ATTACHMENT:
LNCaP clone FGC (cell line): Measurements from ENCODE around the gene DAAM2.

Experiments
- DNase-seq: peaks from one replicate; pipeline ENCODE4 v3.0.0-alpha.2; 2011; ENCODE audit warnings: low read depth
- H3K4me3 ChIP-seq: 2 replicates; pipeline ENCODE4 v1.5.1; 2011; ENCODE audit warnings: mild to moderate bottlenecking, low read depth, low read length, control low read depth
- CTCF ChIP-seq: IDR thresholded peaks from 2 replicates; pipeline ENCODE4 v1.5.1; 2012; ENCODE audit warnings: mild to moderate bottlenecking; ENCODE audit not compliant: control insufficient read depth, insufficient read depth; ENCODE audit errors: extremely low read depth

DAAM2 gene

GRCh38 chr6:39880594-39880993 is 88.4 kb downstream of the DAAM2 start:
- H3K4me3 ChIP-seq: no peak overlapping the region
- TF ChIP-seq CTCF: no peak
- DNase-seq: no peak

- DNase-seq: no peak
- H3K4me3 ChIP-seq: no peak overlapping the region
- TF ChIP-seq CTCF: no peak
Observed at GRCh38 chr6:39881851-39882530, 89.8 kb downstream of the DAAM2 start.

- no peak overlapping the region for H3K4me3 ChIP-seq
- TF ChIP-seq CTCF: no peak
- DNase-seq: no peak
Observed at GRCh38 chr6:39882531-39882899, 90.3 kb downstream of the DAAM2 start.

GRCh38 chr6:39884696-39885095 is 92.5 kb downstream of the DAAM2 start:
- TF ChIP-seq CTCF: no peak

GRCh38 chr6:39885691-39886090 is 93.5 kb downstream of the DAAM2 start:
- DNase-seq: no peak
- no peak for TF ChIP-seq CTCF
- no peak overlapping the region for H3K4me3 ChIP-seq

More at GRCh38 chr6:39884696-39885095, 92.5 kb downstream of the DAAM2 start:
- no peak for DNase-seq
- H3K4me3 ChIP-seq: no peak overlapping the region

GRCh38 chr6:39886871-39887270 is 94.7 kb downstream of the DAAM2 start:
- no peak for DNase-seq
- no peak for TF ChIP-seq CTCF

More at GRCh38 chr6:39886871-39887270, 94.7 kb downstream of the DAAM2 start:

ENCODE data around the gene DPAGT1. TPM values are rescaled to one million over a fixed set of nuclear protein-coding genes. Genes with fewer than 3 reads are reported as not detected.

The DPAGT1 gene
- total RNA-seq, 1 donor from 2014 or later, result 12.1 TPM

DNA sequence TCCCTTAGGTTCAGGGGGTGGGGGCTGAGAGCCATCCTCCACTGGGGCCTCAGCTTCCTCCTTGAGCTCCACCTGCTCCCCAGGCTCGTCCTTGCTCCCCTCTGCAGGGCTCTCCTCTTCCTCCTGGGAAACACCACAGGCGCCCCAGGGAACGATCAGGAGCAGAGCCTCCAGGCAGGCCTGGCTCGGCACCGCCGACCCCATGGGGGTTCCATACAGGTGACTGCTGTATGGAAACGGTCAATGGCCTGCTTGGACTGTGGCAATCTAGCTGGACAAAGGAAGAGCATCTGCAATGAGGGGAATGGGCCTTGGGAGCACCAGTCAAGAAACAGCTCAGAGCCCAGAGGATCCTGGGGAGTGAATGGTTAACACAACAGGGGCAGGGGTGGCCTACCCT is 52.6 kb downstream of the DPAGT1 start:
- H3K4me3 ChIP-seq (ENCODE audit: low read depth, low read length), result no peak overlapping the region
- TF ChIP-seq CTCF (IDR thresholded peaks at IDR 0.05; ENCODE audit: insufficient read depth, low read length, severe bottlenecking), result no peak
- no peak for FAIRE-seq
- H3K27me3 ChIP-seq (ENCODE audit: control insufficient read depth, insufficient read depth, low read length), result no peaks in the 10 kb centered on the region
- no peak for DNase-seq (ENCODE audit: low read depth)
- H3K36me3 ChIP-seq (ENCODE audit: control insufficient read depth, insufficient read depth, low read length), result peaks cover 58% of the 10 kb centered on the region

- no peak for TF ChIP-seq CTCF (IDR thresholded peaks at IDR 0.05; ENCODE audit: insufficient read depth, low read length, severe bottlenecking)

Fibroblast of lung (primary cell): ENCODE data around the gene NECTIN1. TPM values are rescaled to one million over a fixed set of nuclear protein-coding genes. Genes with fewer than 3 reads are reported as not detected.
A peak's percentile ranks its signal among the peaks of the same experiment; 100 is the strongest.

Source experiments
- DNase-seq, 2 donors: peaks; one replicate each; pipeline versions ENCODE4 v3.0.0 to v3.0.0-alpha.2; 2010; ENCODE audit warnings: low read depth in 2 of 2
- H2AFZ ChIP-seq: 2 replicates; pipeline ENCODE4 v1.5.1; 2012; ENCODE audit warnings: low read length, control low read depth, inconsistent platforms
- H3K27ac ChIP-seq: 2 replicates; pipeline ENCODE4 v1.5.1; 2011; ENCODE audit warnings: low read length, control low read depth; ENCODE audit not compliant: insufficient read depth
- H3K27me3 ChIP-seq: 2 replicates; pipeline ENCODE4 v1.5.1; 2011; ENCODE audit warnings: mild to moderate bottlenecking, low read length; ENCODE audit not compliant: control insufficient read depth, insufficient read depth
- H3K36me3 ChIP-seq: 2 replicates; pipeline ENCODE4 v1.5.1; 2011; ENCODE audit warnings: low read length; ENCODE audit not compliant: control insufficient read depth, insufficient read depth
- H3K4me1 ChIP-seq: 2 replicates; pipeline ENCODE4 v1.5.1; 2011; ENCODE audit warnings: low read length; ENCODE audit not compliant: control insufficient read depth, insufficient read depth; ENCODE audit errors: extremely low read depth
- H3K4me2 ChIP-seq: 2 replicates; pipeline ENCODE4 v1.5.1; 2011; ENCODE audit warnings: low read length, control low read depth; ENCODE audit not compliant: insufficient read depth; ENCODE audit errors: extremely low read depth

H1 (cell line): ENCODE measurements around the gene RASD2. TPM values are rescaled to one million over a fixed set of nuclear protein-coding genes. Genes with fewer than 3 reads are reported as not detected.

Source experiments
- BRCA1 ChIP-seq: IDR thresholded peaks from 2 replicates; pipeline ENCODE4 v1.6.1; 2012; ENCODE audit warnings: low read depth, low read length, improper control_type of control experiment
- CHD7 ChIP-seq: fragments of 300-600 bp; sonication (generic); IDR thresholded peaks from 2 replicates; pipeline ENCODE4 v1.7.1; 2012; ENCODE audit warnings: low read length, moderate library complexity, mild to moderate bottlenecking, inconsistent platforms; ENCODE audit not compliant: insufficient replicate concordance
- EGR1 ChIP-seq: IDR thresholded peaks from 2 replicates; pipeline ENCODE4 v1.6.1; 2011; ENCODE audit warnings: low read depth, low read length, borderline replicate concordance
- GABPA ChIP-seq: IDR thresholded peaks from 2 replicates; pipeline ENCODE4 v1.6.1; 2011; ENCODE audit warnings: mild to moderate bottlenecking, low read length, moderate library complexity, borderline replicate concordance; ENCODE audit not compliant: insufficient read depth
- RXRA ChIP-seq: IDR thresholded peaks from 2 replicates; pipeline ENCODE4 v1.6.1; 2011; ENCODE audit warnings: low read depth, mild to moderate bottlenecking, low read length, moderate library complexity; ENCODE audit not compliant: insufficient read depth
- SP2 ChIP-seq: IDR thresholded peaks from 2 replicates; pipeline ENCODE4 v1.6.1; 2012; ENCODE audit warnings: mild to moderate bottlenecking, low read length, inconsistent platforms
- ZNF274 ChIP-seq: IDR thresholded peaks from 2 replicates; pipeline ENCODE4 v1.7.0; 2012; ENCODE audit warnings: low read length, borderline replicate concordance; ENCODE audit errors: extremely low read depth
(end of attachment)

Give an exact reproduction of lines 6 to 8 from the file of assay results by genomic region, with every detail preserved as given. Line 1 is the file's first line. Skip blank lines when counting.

DAAM2 gene

GRCh38 chr6:39880594-39880993 is 88.4 kb downstream of the DAAM2 start:
- H3K4me3 ChIP-seq: no peak overlapping the region